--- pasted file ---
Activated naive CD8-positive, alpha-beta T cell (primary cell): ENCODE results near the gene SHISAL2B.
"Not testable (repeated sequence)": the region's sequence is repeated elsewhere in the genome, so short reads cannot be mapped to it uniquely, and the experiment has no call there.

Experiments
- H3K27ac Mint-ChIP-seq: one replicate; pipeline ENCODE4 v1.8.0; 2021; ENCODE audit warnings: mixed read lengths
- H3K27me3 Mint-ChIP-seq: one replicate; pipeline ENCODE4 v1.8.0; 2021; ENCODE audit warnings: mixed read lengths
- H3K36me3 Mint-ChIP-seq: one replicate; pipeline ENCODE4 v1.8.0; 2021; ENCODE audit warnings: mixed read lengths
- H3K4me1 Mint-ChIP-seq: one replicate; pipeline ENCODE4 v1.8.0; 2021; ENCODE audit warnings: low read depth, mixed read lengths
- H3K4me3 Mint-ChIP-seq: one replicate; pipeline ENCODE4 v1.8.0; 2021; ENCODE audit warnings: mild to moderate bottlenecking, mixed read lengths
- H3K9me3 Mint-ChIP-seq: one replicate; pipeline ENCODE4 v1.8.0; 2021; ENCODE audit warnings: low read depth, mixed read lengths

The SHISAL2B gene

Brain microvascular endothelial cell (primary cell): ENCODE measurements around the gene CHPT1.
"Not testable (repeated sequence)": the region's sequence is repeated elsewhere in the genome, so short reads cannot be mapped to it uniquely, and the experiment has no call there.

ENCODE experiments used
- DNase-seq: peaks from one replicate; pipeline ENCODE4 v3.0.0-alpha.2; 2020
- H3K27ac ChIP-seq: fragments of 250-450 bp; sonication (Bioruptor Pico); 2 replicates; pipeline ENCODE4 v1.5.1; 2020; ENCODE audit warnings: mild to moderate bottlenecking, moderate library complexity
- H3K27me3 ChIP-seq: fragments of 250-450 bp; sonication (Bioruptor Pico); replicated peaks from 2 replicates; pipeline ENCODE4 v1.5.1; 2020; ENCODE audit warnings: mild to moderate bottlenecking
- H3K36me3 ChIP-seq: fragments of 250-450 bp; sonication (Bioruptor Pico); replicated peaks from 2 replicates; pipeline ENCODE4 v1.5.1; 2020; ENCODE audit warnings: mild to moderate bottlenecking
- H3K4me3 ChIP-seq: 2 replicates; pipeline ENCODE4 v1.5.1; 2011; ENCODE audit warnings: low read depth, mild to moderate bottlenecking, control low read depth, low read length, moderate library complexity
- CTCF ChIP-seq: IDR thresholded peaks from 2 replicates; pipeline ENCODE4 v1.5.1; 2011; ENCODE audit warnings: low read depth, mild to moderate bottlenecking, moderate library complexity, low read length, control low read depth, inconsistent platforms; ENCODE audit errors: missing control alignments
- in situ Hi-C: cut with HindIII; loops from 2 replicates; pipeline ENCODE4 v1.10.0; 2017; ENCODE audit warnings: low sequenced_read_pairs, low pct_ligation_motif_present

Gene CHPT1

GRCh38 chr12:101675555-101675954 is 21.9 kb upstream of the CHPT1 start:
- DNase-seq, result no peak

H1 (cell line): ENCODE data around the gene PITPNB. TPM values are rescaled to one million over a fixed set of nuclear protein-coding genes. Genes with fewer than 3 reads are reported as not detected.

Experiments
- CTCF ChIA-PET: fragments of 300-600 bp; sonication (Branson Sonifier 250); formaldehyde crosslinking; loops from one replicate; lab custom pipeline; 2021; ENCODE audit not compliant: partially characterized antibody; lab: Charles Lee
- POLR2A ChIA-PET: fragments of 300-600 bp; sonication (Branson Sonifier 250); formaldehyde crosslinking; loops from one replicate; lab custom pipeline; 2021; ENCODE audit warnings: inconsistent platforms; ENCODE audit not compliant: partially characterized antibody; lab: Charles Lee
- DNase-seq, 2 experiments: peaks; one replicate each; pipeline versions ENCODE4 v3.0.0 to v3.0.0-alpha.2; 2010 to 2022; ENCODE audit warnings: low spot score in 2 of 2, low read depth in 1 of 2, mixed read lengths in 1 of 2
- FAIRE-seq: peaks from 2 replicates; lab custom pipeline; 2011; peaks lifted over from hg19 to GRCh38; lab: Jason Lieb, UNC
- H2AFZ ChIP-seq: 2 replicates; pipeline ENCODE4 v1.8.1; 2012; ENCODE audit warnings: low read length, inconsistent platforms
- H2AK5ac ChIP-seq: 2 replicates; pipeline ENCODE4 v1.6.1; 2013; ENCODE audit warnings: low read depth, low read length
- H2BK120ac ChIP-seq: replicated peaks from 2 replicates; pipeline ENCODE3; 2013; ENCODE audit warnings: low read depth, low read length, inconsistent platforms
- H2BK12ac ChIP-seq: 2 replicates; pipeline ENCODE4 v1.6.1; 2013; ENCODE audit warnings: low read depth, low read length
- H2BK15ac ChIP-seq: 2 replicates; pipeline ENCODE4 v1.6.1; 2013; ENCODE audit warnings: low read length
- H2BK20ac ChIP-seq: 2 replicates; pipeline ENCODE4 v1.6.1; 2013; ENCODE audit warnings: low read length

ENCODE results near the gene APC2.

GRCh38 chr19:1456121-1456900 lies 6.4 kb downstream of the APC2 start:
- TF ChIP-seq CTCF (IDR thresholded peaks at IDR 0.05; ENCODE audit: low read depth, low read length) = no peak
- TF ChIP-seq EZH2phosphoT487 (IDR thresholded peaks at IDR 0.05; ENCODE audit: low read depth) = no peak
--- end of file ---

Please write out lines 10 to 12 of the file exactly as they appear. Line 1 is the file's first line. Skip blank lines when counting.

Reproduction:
The SHISAL2B gene

Brain microvascular endothelial cell (primary cell): ENCODE measurements around the gene CHPT1.
"Not testable (repeated sequence)": the region's sequence is repeated elsewhere in the genome, so short reads cannot be mapped to it uniquely, and the experiment has no call there.